Purchasing, renting and updating a home all come with a set of legal regulations attached to them. Kris from says, “There are laws governing businesses like rentals, including those that involve deposits, move-ins and tenant defaults. Make sure that you know the basics; better yet, consult a lawyer to make sure that you are not going to violate laws so you can save yourself the cost of possible litigation.” Owning a rental property is not the same as owning a primary residence.

Read All of Your Mortgage Documents

It’s tempting when presented with hundreds of pages of documents to sign at closing to simply add your signature without reading. But, if you do, you might miss something critical. “Don’t assume all the paperwork was prepared correctly,” says Justin from Rental Secrets. “Take your time and read through each document. And ignore the huge eye roll from the title people. They’re just focused on getting to lunch. Besides, they won’t be helping you with the mortgage or property management.”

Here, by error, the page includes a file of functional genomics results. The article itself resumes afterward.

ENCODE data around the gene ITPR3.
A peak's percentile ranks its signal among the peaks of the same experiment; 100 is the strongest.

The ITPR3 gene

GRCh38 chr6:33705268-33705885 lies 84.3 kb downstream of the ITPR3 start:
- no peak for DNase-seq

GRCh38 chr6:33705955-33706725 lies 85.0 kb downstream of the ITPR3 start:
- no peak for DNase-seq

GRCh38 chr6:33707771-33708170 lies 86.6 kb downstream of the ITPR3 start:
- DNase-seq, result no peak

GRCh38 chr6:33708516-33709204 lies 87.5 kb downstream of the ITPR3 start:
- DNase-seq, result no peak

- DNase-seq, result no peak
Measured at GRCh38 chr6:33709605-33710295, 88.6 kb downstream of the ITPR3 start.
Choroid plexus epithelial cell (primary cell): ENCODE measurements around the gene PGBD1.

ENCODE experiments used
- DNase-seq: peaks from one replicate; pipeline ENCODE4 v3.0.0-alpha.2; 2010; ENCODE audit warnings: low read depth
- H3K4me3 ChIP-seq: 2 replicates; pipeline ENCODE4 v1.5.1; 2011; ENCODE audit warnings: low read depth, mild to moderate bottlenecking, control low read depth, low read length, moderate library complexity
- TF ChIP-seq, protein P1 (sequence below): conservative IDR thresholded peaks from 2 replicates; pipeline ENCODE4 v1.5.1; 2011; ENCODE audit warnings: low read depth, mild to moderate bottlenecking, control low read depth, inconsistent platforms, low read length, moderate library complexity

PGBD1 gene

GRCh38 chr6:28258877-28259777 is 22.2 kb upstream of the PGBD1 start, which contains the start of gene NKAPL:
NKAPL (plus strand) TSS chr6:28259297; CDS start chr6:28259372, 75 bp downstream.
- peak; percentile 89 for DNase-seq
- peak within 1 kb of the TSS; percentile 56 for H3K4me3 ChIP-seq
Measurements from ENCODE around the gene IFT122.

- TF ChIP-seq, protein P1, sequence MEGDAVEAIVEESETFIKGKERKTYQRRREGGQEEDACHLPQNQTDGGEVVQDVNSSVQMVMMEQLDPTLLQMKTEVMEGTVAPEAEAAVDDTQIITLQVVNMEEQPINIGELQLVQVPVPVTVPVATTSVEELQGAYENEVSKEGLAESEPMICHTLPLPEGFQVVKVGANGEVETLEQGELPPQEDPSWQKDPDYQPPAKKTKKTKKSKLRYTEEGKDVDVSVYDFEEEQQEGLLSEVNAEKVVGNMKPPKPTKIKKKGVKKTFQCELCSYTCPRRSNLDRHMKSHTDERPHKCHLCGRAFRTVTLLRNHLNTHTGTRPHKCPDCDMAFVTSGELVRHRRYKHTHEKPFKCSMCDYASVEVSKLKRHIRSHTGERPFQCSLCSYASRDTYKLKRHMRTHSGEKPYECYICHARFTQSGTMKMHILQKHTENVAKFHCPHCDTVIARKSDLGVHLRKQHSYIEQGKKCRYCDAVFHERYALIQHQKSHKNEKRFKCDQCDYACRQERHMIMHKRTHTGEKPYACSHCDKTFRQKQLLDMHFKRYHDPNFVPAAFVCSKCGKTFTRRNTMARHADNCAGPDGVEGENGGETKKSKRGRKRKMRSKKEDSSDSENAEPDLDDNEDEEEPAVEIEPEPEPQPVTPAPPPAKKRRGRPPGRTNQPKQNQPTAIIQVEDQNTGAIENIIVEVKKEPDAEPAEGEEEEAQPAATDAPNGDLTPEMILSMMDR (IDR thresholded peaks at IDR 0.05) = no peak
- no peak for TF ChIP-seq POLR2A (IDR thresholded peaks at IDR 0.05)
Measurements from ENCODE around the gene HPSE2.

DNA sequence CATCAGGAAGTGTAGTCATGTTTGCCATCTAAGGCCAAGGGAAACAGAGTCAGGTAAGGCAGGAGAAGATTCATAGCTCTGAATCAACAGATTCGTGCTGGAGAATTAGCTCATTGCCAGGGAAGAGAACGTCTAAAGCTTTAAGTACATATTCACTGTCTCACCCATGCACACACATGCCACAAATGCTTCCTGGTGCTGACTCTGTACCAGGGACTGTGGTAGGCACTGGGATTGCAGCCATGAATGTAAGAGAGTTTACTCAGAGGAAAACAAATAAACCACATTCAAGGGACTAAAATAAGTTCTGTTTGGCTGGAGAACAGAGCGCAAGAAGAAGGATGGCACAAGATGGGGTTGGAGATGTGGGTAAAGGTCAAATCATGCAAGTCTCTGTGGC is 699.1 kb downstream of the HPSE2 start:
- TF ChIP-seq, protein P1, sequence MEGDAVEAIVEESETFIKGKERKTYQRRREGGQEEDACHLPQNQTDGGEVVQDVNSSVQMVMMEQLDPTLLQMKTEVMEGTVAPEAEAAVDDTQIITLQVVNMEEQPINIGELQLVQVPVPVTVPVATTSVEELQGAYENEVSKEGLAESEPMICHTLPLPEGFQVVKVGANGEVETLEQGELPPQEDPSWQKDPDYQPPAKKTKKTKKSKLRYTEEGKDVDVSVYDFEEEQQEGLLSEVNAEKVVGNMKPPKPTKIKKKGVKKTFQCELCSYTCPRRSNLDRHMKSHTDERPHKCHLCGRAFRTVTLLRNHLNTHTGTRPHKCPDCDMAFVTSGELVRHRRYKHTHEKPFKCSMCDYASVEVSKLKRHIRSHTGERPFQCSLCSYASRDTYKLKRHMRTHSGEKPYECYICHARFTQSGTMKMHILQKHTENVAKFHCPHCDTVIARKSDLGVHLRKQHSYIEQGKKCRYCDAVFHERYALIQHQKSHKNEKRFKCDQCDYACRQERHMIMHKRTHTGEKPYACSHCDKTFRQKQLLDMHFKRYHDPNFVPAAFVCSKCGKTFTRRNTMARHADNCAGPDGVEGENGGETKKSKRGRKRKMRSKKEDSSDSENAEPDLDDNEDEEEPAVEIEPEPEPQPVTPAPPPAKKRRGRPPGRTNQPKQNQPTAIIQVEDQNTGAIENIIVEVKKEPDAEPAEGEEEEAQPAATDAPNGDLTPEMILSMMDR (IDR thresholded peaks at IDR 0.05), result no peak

He also hints that if you want plenty of time to read and understand the documents without being pressured, schedule your closing for the morning.

Build a Relationship with Renters

A key element of being a successful investment property owner is the tenants. Justin from Rental Secrets suggests, “Focus on maintaining great relationships with your renters. They are worth so much more than just the monthly rent check they provide. There are multiple benefits to a great landlord-renter relationship. They’ll take better care of the property. They’ll call you before small issues become big problems. And they’ll likely stay longer, which reduces your turnover costs and stress level.”

With experience comes great knowledge. Grab these expert tips before jumping into purchasing your first investment property to rent. There is so much that can go wrong, but with these tips in your repertoire, you’re less likely to make a mistake.